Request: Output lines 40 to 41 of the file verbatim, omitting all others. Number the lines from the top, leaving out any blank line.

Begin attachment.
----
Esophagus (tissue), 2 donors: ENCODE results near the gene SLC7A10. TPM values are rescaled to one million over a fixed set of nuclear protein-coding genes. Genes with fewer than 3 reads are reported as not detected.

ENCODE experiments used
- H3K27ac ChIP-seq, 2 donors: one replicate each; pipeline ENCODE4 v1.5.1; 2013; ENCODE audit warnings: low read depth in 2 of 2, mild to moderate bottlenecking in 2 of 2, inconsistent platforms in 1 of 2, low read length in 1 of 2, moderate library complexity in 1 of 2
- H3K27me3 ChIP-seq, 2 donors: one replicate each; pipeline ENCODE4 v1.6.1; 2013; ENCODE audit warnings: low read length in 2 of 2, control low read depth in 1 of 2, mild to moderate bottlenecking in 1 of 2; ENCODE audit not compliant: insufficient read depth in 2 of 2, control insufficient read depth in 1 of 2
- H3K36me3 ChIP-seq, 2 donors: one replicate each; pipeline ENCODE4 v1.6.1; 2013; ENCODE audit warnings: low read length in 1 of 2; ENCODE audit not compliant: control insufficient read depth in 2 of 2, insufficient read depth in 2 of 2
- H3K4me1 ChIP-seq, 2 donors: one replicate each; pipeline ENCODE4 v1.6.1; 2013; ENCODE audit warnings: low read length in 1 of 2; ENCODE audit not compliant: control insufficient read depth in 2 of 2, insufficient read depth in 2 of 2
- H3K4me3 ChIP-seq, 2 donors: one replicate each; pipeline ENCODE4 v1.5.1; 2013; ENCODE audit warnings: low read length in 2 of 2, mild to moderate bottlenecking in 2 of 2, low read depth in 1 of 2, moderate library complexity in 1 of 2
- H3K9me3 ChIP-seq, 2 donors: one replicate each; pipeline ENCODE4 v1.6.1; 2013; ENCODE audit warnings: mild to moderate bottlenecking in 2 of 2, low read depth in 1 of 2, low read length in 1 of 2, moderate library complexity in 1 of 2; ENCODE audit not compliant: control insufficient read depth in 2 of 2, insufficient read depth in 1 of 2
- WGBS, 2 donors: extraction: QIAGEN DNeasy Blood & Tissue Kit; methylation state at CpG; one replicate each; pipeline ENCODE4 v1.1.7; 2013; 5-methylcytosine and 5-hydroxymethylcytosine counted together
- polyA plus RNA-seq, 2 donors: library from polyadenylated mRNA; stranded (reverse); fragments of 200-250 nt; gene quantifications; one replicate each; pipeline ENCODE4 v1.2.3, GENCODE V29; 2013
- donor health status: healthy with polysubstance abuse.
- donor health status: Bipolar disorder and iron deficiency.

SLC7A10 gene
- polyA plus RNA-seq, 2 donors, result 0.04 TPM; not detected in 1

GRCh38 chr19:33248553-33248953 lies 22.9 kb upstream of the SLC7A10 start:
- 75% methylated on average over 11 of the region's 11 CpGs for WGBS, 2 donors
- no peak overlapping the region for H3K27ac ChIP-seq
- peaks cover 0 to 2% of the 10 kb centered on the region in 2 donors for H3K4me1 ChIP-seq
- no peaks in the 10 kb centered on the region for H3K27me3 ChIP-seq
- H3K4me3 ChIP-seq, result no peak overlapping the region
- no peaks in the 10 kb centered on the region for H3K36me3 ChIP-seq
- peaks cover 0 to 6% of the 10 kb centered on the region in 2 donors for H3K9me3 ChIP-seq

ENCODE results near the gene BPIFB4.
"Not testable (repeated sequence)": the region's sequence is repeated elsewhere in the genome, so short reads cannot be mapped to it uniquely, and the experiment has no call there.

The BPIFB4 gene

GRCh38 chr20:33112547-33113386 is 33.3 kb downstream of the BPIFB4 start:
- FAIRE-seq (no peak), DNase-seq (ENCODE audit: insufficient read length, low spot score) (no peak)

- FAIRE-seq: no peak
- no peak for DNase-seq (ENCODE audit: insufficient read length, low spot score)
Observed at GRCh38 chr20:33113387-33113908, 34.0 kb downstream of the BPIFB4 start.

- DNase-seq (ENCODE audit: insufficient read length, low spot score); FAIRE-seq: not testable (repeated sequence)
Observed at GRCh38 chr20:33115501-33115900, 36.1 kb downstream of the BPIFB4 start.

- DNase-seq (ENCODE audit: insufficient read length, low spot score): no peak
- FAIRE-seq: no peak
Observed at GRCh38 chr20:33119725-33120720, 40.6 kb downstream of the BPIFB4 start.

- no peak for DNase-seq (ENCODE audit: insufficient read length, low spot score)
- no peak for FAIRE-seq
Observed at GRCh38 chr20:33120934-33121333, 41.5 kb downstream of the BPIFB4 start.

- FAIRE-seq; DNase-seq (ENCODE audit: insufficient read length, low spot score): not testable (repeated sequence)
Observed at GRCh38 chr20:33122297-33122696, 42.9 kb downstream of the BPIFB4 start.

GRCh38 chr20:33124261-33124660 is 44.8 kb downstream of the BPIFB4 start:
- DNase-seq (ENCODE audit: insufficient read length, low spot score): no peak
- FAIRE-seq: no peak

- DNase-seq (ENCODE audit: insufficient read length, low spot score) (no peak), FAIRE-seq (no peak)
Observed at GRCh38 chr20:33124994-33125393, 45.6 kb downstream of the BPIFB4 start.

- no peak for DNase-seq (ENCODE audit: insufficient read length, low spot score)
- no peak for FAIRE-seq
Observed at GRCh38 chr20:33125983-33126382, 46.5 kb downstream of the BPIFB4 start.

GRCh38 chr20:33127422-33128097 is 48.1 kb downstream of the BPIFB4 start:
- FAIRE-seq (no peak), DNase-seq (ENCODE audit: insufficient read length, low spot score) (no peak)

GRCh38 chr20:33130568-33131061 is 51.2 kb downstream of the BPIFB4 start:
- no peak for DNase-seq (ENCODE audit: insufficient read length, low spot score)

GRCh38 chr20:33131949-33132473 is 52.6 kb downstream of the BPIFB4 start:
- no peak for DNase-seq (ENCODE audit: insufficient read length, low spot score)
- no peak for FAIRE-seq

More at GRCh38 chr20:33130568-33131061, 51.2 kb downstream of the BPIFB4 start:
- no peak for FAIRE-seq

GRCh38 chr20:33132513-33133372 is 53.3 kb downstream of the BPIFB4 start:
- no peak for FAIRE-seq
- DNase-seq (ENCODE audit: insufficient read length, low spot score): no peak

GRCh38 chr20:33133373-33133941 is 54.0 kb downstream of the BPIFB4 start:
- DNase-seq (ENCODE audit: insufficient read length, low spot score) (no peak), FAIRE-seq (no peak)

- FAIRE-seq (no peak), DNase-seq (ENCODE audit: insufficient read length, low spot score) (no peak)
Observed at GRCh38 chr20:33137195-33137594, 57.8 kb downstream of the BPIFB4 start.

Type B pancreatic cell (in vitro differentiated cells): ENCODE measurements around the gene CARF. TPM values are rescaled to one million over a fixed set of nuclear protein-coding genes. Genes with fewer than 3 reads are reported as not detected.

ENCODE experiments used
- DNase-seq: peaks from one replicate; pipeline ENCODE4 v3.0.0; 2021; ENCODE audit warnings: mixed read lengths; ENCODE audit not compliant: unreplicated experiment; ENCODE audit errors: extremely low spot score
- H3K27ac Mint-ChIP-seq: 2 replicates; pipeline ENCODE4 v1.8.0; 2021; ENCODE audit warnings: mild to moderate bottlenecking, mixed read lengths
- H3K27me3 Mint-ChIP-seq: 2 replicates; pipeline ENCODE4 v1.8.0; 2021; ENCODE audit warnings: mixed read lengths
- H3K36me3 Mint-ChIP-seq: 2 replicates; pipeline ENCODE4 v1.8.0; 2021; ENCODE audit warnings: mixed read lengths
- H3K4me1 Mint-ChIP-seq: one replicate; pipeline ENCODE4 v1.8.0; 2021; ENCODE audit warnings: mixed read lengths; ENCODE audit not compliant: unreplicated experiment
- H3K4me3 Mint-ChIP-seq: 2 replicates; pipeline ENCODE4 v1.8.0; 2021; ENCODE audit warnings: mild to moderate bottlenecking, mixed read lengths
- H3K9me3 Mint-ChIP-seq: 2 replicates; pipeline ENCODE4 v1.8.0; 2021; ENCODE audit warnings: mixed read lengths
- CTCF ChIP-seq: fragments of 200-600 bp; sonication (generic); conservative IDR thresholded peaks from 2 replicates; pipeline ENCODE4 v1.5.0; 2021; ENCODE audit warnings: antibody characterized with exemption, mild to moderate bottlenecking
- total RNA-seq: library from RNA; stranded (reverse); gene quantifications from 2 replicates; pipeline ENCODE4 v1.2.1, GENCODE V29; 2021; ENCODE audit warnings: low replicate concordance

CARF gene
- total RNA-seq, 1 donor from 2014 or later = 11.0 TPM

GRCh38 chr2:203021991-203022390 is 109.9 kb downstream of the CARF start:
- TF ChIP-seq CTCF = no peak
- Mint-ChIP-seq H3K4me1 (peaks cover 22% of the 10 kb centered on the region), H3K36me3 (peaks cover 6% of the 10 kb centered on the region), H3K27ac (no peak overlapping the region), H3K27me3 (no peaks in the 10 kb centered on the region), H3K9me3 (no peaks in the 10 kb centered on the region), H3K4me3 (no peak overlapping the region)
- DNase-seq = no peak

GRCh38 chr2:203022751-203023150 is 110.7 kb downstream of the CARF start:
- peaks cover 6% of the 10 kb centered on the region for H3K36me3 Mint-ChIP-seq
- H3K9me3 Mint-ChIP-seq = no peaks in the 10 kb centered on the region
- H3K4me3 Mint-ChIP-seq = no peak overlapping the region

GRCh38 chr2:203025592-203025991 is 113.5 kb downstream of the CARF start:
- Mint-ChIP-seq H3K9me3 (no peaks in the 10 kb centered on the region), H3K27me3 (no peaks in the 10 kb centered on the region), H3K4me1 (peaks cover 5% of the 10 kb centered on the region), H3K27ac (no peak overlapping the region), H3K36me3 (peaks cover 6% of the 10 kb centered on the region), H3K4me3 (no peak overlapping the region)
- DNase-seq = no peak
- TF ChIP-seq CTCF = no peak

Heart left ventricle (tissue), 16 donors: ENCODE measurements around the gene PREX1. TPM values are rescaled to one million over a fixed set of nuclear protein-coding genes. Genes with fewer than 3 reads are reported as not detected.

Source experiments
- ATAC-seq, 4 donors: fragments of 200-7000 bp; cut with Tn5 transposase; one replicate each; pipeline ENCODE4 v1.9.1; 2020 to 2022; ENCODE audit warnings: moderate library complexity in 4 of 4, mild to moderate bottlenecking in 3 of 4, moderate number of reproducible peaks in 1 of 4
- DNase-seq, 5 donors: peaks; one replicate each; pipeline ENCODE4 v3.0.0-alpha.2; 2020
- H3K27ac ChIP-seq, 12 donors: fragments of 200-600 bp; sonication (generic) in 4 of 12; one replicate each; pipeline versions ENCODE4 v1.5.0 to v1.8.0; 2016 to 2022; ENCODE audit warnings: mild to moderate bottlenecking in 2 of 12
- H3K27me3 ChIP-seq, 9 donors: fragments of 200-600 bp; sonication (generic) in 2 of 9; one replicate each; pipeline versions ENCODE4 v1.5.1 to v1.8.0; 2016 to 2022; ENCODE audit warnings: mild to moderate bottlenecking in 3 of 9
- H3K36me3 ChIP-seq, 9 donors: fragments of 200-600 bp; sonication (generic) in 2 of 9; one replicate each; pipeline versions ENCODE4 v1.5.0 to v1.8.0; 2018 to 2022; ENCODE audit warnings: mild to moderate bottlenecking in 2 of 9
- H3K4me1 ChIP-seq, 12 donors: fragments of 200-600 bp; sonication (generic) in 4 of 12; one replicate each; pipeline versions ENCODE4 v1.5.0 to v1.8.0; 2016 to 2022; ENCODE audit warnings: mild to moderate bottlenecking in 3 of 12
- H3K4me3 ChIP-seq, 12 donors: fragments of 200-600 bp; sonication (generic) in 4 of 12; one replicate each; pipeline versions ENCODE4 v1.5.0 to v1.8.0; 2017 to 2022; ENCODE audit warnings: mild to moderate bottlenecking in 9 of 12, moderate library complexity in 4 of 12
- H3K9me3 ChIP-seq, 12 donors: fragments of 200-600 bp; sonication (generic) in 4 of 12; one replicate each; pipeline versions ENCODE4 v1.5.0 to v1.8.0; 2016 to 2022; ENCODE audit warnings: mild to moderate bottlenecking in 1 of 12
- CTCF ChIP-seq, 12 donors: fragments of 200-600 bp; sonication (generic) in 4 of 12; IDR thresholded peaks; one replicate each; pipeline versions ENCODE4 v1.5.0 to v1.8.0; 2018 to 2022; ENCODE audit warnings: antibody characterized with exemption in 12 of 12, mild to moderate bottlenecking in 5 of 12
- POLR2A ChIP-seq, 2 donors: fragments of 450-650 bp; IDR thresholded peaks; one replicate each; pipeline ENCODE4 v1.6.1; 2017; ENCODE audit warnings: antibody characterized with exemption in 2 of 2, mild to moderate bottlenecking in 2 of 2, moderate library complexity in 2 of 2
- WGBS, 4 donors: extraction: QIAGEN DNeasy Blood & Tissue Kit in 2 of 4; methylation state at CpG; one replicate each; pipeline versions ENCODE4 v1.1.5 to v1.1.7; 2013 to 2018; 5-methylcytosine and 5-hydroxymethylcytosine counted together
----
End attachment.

Observed at GRCh38 chr20:33122297-33122696, 42.9 kb downstream of the BPIFB4 start.

GRCh38 chr20:33124261-33124660 is 44.8 kb downstream of the BPIFB4 start: